We believe Dr. Blasey because when women bravely come forward, they are often blamed. They are accused of wearing the wrong thing, of being in the wrong place, of asking for it. Victims are also accused of lying. Yet evidence shows that only 2 to 10 percent of rape reports are false accusations, a rate that matches reporting of other types of crimes.
A singular message rang from the voices of two dozen speakers at the monthly public hearing of the Pittsburgh Public Schools board on Monday:
Don’t let the few objections over questions posed about volunteers’ sexual orientation, religion or other personal matters halt the district’s relationship with Big Brothers Big Sisters of Greater Pittsburgh.
“It would be good to call out hate crimes more when they happen and to show that there are consequences,” Lu-in Wang, a law professor at the University of Pittsburgh, said. “One of the problems is when people think they can get away with it, then there’s no deterrence and it’s almost like you’ve gamed the system.”
The P.R.I.D.E. Program’s Pop Up Mini Art Festivals aim to help Black children “embrace their skin color, race, culture and heritage,” according to organizers. P.R.I.D.E. organizers also say this local series is one of the country’s only festivals created specifically for Black children.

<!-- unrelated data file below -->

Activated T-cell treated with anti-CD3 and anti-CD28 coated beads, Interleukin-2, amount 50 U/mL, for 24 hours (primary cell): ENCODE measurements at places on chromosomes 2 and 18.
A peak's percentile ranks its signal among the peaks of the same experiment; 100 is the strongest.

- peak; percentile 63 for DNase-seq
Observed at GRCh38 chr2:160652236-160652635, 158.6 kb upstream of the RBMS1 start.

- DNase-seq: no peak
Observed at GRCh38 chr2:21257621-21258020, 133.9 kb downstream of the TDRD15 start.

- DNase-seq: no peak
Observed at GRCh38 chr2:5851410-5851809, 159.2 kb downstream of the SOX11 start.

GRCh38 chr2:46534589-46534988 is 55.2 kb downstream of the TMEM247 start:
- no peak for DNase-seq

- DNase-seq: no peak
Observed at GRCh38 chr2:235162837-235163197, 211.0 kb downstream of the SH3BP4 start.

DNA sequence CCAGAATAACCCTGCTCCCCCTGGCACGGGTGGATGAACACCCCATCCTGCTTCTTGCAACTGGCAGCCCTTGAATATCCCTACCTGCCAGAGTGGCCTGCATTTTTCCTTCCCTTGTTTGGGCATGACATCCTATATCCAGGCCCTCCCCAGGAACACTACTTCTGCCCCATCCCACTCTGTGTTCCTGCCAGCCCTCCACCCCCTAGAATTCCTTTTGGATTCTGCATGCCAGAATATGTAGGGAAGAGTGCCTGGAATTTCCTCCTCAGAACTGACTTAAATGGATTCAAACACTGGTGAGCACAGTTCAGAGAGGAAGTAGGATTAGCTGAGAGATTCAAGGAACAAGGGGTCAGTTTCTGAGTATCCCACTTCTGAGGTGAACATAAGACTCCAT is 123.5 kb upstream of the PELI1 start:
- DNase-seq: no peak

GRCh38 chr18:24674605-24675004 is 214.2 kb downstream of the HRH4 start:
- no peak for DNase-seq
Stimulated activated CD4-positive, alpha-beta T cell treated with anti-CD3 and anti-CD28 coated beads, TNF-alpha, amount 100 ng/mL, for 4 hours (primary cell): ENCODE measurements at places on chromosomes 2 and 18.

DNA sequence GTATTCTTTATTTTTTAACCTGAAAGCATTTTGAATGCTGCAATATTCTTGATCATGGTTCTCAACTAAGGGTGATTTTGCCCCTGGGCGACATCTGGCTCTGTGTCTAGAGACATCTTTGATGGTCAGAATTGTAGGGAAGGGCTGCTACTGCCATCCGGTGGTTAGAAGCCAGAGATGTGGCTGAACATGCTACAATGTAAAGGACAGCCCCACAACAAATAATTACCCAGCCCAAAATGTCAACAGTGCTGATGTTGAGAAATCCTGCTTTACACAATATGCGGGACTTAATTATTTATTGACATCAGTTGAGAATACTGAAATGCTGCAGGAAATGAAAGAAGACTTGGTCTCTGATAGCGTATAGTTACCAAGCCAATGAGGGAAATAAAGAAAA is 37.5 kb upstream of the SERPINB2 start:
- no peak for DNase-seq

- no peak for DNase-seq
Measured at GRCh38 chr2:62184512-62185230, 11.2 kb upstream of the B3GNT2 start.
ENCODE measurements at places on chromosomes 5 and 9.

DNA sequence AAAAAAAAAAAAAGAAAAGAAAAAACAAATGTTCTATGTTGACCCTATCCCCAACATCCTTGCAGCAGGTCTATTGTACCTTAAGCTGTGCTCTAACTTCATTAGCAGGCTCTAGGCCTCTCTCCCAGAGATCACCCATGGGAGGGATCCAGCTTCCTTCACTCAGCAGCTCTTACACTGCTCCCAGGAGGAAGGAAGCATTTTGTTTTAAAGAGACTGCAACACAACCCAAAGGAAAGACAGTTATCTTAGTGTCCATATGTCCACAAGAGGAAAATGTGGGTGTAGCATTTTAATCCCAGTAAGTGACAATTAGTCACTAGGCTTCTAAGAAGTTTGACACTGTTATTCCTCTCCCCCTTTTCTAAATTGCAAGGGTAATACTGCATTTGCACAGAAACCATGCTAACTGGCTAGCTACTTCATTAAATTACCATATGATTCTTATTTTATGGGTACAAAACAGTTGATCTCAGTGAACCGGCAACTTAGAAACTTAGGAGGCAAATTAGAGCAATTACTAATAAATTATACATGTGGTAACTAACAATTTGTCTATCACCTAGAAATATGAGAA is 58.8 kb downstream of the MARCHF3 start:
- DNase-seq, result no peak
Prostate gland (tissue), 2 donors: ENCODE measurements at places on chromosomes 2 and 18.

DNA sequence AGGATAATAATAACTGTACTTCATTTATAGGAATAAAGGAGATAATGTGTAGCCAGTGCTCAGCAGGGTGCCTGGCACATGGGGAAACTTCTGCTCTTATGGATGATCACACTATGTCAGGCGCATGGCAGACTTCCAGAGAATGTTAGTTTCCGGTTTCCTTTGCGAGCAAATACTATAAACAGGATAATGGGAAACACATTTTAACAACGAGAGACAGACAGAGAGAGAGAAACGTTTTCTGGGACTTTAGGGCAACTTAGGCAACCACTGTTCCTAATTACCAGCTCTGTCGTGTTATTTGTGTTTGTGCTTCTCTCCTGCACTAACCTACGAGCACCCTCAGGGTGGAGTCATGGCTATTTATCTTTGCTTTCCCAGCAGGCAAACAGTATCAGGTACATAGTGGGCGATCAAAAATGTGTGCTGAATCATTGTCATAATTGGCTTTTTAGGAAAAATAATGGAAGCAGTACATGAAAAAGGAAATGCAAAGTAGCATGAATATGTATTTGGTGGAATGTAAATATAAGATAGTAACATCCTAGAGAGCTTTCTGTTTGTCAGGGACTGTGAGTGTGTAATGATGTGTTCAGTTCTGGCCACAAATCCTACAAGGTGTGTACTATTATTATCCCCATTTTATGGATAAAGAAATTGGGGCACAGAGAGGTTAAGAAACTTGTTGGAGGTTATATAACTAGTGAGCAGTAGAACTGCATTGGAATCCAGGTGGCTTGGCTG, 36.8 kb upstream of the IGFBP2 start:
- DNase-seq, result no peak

Jean Ripepi, 87, remembers her first mass at St. Anthony Church. The building had two wings separated by a bell tower and stood atop a hill overlooking downtown Monongahela. She was entering a new faith and a new marriage. Ripepi had been raised in the Polish Catholic Church — a sect not affiliated with the Roman Catholic Church — and converted to her husband Angelo’s denomination after they wed.
After former public defender Turahn Jenkins announced in early July that he would challenge Stephen A. Zappala Jr. in a bid to become Allegheny County’s next district attorney, Jenkins quickly came under fire for his views on sexuality and gender identity. He is affiliated with the Bible Chapel, a church that teaches that homosexuality is sinful, a view that Jenkins reportedly said he shares. Because of his stance, many community members, including leaders from the lesbian, gay, bisexual and transgender [LGBT] community,* were not satisfied with Jenkins’ stated commitment to inclusive and unbiased law enforcement. They asked Jenkins to end his campaign, but he’s chosen to remain in the race. The election is scheduled for 2019.
When Tahlia Smith entered high school in 2014, she was under the impression that high school was the place where teenagers learn how to become real adults. She was excited. She imagined she would learn how to develop a career and fill out her income taxes. Her teachers would be master thought facilitators. And she would undergo serious preparation for her future, both personal and professional.